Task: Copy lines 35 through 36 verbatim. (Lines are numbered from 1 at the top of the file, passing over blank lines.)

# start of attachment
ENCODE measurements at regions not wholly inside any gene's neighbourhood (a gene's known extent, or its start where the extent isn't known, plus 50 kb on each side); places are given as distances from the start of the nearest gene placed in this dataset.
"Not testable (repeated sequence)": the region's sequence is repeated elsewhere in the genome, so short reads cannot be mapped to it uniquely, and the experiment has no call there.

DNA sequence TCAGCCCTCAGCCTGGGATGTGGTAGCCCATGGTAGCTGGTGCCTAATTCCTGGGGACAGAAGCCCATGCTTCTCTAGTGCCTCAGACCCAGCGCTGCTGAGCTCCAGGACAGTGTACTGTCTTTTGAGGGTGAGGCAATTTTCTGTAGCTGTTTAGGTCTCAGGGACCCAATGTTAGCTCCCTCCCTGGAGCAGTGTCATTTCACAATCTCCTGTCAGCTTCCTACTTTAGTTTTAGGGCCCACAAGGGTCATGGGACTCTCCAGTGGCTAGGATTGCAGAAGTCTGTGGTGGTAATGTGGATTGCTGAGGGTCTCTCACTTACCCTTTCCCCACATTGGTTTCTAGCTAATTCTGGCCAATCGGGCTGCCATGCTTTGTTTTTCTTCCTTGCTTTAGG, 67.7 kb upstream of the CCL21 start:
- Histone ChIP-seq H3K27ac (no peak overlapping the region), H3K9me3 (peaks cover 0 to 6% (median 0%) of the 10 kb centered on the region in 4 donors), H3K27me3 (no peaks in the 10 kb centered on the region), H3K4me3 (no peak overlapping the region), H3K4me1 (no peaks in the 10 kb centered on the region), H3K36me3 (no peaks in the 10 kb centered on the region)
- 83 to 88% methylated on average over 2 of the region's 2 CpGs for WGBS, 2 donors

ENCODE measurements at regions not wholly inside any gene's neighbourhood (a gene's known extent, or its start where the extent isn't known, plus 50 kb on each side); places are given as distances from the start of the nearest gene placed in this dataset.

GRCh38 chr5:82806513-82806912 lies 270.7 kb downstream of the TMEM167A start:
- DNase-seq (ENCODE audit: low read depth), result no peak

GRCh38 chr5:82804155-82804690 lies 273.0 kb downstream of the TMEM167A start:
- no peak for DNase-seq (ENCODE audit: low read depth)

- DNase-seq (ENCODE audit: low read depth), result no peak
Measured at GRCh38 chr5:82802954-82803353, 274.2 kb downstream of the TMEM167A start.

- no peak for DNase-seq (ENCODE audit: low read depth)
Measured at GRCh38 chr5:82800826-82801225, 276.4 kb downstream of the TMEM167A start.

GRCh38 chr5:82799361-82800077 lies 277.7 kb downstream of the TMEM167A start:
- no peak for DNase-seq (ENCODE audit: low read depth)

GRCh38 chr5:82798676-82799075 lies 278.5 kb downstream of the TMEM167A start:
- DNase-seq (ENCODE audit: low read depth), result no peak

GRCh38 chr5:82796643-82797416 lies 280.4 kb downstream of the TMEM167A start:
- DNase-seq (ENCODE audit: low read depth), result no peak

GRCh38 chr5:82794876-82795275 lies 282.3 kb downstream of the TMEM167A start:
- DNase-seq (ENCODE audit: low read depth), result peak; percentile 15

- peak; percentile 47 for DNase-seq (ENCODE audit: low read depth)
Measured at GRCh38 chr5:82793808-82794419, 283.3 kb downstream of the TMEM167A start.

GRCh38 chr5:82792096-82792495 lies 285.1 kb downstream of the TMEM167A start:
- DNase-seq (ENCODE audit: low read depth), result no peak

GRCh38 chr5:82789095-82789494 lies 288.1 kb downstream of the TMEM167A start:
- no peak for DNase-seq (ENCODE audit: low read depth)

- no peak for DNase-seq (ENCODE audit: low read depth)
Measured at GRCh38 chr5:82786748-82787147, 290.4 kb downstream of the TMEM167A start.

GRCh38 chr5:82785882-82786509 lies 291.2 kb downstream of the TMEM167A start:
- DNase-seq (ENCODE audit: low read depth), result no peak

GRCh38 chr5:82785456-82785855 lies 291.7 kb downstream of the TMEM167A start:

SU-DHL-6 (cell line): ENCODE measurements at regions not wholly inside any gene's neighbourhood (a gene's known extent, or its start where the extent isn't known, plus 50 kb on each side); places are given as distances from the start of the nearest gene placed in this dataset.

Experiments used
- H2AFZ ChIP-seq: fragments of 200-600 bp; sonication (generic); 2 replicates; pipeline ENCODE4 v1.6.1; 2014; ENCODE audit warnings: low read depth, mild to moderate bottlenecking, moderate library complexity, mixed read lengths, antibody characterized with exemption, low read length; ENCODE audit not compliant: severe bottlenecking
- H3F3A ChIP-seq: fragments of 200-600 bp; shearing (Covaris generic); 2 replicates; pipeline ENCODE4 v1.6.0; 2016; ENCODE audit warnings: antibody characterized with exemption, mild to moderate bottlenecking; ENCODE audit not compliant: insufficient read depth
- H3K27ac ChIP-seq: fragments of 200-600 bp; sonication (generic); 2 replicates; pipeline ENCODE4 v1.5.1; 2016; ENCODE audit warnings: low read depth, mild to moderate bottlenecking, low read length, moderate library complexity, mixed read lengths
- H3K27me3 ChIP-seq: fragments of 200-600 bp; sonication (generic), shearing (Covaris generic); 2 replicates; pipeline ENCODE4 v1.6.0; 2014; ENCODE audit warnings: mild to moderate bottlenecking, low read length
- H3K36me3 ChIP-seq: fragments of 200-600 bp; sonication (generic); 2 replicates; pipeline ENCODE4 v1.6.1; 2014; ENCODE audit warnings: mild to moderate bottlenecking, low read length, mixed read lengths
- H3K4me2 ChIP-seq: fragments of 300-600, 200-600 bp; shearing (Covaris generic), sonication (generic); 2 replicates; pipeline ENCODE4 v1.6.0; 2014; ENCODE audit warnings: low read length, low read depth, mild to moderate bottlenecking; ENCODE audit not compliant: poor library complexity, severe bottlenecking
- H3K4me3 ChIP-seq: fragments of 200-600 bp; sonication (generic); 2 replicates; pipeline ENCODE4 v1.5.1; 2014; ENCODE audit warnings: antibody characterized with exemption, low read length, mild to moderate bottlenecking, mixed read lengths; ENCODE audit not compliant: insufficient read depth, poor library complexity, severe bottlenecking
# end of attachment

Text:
Experiments used
- H2AFZ ChIP-seq: fragments of 200-600 bp; sonication (generic); 2 replicates; pipeline ENCODE4 v1.6.1; 2014; ENCODE audit warnings: low read depth, mild to moderate bottlenecking, moderate library complexity, mixed read lengths, antibody characterized with exemption, low read length; ENCODE audit not compliant: severe bottlenecking